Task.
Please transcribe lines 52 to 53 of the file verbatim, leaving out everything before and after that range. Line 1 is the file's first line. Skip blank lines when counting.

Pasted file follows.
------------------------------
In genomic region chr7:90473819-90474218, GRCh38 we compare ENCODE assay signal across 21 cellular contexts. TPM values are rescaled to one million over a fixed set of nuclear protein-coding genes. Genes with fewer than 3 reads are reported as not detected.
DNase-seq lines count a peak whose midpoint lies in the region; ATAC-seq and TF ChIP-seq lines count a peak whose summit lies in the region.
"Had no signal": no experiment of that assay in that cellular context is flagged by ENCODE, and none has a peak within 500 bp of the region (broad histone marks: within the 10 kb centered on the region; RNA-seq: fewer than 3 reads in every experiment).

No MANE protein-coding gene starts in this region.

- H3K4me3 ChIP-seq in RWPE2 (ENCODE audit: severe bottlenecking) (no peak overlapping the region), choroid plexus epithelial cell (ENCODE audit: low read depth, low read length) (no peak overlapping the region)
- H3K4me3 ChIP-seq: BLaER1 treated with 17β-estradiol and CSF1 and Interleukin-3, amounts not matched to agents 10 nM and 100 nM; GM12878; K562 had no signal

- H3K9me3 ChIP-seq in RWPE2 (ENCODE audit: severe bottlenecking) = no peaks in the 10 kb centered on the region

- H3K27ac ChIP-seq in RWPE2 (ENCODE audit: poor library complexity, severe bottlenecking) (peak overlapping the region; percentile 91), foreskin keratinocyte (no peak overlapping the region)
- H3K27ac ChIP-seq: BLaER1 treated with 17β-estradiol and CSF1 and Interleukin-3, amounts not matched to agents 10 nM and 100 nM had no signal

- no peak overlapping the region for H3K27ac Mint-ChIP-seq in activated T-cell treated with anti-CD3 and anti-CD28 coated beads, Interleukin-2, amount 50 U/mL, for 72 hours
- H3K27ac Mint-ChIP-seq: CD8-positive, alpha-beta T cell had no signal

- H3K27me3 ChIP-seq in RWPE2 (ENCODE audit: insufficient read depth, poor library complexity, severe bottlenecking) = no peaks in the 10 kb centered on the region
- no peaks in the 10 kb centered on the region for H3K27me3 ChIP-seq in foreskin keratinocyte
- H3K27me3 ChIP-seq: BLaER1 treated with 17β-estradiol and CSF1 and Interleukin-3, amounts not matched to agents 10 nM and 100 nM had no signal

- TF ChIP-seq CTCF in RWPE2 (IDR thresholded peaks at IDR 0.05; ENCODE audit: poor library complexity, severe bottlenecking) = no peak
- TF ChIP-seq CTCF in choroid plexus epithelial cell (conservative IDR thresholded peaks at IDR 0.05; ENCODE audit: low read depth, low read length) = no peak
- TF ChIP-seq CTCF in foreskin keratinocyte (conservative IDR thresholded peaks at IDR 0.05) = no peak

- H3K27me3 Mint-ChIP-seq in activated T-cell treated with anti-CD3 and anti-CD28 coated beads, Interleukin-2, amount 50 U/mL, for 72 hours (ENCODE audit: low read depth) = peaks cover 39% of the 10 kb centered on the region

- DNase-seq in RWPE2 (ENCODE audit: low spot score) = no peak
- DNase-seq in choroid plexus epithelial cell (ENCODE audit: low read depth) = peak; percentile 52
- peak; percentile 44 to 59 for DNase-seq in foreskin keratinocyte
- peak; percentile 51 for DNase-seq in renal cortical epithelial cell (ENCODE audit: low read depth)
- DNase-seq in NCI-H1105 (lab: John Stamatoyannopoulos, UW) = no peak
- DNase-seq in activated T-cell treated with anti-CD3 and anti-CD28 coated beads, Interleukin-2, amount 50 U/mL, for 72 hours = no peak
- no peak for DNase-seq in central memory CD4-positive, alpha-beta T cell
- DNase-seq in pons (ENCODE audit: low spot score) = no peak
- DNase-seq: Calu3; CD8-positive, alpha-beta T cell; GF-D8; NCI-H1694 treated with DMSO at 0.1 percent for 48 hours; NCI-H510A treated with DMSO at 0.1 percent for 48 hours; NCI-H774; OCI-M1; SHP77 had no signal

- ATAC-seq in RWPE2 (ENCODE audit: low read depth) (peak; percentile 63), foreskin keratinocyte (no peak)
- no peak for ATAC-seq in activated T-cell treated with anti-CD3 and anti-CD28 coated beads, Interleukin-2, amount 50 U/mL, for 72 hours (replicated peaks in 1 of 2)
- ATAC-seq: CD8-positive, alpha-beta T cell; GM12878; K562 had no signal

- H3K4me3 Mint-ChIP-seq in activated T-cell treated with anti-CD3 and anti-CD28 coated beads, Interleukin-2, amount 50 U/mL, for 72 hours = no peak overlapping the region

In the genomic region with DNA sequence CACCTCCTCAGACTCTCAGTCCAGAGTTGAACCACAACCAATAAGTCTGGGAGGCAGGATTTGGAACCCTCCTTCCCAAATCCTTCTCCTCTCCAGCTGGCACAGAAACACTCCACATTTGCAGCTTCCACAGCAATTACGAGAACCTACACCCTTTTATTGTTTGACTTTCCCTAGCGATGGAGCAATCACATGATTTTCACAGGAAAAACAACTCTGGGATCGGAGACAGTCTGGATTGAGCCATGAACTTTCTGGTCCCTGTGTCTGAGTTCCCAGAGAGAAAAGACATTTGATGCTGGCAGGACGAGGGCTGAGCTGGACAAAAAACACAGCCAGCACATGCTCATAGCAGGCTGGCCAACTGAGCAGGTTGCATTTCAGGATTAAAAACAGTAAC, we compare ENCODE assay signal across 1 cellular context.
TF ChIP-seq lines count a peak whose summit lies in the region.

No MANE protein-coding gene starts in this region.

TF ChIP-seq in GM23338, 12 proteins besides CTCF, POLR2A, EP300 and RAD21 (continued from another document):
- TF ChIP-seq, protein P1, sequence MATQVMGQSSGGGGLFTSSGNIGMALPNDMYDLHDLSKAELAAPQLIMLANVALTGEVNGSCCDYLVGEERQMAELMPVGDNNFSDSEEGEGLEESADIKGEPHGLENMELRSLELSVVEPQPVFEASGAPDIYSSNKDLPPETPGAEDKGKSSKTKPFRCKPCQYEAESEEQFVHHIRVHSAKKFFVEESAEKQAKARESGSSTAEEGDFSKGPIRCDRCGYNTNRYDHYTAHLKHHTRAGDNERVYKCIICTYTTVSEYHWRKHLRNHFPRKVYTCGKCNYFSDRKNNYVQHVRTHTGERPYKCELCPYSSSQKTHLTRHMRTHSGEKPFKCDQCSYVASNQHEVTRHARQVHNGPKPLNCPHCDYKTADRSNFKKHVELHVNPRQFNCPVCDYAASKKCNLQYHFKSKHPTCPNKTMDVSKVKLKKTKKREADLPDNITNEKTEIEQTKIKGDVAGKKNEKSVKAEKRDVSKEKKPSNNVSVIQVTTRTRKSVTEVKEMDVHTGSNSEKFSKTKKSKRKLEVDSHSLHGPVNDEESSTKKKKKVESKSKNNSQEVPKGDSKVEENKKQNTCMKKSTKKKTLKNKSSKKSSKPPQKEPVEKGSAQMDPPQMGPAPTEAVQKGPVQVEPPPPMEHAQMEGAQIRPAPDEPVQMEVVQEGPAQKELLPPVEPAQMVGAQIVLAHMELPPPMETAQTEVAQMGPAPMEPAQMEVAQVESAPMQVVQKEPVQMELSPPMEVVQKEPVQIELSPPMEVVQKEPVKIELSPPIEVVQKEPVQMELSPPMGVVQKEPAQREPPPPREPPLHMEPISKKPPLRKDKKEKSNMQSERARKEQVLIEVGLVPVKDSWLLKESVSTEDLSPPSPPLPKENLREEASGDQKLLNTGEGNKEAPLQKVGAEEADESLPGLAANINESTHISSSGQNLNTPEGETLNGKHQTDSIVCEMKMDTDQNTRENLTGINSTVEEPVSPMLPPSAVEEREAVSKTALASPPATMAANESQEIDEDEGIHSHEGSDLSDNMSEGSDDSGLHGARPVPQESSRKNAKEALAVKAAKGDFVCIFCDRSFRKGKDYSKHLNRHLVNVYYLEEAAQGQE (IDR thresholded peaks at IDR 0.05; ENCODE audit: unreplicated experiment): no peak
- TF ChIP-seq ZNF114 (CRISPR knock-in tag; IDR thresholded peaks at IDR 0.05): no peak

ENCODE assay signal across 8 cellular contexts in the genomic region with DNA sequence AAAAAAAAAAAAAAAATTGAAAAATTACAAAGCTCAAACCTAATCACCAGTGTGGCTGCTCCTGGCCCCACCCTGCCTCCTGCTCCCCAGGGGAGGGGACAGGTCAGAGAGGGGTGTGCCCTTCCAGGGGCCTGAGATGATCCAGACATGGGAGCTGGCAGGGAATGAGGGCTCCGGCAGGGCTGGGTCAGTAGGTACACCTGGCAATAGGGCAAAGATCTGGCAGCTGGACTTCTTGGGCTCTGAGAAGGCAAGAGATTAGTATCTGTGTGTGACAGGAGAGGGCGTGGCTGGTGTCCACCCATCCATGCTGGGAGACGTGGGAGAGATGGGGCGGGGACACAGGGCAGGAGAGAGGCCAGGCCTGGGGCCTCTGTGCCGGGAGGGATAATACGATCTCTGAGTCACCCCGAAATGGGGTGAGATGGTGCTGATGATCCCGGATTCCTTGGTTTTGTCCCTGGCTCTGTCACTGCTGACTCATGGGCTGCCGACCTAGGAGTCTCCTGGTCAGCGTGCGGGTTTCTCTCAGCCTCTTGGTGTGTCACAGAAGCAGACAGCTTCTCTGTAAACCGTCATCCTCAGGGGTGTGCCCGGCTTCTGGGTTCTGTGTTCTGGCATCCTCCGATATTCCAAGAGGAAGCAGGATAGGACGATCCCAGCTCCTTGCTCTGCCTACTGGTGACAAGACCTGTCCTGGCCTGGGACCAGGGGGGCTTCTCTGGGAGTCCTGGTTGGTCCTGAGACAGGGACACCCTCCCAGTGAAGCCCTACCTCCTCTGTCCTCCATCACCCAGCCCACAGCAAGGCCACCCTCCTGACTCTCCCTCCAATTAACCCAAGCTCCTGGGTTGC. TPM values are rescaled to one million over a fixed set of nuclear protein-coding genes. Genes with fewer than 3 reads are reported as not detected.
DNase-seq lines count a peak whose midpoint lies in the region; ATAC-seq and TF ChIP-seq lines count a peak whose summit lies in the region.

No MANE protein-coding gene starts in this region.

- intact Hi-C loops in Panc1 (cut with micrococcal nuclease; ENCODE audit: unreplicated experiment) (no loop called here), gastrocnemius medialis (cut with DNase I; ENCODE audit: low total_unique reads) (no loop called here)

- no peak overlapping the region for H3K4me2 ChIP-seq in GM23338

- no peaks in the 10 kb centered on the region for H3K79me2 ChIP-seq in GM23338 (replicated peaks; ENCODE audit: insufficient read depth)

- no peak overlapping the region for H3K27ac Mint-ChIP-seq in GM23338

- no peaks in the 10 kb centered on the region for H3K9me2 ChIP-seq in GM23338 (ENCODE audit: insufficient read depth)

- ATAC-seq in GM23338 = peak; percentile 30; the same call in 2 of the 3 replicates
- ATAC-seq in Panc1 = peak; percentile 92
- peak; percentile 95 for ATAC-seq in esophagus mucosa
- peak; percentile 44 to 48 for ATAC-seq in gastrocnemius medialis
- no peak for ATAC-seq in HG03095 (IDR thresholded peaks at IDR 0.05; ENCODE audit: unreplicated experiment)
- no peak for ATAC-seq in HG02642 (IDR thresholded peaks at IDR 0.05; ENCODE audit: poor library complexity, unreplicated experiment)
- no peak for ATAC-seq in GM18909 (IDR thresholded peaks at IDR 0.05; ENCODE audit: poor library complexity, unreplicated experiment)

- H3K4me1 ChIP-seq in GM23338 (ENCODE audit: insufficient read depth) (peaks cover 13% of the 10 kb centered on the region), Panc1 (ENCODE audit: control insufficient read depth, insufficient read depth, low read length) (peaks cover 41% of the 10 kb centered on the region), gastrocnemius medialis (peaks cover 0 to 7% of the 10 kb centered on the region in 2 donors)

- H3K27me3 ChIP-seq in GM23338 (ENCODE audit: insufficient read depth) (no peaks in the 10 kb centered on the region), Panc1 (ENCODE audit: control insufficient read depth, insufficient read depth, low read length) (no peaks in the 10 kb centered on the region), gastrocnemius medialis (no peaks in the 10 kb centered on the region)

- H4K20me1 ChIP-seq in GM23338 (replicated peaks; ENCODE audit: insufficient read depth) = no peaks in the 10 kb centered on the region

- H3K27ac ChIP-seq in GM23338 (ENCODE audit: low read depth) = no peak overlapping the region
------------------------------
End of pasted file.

- no peak for ATAC-seq in GM18909 (IDR thresholded peaks at IDR 0.05; ENCODE audit: poor library complexity, unreplicated experiment)

- H3K4me1 ChIP-seq in GM23338 (ENCODE audit: insufficient read depth) (peaks cover 13% of the 10 kb centered on the region), Panc1 (ENCODE audit: control insufficient read depth, insufficient read depth, low read length) (peaks cover 41% of the 10 kb centered on the region), gastrocnemius medialis (peaks cover 0 to 7% of the 10 kb centered on the region in 2 donors)